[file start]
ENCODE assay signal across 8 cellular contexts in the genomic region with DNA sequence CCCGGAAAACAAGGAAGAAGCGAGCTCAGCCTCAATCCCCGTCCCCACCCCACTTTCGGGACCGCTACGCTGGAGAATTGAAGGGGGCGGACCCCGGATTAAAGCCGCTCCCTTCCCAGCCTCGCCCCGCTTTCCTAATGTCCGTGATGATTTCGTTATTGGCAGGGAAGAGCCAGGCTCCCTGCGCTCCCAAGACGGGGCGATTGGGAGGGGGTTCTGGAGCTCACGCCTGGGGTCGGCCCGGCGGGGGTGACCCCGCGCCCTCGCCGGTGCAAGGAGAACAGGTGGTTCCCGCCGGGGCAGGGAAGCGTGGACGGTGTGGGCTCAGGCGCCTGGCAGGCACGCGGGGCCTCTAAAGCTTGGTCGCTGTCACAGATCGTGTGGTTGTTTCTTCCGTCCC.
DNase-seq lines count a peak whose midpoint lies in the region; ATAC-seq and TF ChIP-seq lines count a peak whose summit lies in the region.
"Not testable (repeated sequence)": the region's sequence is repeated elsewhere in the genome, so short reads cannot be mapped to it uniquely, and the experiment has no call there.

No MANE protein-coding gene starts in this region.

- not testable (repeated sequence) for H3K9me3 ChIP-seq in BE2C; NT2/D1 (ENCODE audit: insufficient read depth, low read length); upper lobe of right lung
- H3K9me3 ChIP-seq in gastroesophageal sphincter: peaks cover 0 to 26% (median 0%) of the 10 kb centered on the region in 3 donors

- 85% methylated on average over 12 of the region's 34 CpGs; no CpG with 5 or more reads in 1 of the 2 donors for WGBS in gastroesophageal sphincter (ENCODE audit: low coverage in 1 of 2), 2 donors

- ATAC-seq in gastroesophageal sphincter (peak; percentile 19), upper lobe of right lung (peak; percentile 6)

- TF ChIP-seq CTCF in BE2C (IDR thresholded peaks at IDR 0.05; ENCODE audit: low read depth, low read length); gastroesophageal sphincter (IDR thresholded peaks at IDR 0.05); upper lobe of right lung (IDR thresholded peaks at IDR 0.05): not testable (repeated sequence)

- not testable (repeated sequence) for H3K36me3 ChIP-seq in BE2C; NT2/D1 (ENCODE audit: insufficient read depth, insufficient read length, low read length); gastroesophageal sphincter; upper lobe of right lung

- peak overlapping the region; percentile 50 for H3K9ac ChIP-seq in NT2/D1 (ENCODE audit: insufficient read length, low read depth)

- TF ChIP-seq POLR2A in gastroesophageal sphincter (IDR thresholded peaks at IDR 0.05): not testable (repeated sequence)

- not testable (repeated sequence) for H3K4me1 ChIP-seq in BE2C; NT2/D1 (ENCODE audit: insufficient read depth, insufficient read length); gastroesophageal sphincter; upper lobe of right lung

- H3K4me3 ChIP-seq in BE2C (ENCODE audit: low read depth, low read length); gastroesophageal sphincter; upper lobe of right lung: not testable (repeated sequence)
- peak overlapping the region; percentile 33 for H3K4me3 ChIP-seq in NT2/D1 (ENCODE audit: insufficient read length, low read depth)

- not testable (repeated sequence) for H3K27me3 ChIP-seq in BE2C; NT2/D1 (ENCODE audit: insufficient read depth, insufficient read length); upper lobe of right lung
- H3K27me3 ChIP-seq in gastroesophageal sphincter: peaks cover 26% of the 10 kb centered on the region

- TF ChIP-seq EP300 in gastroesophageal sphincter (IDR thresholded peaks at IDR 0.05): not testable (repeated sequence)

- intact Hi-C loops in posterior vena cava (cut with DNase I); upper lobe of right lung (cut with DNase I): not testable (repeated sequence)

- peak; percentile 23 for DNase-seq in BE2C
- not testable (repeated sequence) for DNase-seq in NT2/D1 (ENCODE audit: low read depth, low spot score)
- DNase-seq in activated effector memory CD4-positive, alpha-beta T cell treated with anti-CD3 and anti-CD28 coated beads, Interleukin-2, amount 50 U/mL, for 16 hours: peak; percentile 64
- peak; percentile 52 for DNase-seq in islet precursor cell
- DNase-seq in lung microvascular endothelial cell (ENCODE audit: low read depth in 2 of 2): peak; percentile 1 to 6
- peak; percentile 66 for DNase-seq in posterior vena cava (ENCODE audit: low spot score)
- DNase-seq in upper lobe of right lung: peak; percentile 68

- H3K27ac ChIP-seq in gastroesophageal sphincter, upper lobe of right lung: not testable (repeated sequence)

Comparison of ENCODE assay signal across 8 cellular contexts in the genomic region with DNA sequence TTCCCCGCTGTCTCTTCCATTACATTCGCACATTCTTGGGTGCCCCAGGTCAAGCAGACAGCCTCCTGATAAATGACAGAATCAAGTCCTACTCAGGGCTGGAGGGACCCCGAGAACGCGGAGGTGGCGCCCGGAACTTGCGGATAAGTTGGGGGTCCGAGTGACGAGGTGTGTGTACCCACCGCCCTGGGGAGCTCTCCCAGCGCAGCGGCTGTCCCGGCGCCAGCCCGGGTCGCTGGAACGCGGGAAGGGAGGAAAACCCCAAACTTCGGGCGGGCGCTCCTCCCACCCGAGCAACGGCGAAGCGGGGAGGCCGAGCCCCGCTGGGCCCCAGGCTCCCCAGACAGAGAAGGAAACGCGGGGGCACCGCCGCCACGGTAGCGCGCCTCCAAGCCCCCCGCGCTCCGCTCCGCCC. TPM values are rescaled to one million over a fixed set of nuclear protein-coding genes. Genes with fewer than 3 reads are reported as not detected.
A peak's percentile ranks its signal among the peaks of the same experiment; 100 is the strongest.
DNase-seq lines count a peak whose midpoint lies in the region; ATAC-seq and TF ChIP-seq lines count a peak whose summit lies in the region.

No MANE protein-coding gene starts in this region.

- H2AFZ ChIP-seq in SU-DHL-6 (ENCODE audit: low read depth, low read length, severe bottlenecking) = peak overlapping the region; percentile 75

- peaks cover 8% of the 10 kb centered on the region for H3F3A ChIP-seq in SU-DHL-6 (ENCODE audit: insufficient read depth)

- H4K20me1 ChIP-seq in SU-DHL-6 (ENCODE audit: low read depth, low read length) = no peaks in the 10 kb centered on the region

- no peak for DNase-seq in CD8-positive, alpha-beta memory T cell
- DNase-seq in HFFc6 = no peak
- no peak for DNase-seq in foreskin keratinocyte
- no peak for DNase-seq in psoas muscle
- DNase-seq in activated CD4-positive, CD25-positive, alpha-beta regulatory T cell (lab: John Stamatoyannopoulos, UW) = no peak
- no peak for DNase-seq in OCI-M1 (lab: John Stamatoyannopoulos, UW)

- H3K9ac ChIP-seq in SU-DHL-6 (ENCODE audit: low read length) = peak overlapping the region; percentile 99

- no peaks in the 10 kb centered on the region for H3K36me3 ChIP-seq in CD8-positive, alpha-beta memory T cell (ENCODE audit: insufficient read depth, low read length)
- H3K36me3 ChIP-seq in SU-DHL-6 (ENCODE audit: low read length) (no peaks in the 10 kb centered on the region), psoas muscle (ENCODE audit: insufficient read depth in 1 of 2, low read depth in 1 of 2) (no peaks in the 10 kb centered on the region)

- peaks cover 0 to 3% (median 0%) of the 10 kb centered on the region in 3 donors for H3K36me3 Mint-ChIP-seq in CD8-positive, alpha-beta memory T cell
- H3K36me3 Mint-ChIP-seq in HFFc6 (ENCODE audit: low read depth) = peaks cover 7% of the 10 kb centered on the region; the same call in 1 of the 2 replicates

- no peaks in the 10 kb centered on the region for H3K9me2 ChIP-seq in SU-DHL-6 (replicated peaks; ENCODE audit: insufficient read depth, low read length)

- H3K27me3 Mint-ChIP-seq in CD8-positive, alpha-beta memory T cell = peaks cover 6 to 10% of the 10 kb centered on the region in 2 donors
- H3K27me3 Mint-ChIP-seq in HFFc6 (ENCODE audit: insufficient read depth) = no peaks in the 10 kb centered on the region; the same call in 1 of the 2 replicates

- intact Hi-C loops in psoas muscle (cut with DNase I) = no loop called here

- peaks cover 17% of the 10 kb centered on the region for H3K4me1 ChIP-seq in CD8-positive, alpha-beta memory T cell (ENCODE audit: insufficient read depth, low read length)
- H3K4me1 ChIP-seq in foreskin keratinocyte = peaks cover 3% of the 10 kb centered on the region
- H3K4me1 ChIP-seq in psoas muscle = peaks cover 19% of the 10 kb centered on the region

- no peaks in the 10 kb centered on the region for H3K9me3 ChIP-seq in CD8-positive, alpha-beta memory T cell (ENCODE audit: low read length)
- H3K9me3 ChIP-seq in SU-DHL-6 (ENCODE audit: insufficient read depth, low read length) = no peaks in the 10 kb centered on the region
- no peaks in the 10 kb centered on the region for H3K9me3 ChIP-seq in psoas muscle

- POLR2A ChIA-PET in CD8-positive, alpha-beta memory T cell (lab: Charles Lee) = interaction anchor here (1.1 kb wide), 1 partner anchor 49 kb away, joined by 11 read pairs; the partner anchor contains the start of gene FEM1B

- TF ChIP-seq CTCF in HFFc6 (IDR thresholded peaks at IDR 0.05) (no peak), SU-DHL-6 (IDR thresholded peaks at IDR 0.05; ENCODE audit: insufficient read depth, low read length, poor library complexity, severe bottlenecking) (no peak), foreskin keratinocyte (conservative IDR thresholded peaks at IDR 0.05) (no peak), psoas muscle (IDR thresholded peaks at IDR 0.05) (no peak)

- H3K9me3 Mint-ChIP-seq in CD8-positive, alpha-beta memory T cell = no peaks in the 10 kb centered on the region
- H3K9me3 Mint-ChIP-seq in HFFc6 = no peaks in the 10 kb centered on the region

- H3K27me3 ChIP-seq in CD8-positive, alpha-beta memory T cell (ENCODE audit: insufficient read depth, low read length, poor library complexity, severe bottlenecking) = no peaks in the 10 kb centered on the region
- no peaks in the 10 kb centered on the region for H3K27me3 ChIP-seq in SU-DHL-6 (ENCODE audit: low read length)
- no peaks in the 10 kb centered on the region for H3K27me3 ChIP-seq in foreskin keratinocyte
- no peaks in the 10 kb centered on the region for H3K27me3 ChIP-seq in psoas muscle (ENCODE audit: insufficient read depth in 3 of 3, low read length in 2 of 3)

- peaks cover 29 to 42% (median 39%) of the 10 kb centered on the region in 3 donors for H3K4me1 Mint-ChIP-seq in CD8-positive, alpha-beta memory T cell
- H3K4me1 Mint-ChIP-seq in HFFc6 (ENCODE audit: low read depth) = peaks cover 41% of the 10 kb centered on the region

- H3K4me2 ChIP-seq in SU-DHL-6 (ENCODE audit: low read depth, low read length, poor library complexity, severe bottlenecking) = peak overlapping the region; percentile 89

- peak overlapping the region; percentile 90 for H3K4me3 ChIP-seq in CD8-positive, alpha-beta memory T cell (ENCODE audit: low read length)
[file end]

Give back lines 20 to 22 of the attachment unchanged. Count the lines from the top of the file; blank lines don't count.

- peak; percentile 23 for DNase-seq in BE2C
- not testable (repeated sequence) for DNase-seq in NT2/D1 (ENCODE audit: low read depth, low spot score)
- DNase-seq in activated effector memory CD4-positive, alpha-beta T cell treated with anti-CD3 and anti-CD28 coated beads, Interleukin-2, amount 50 U/mL, for 16 hours: peak; percentile 64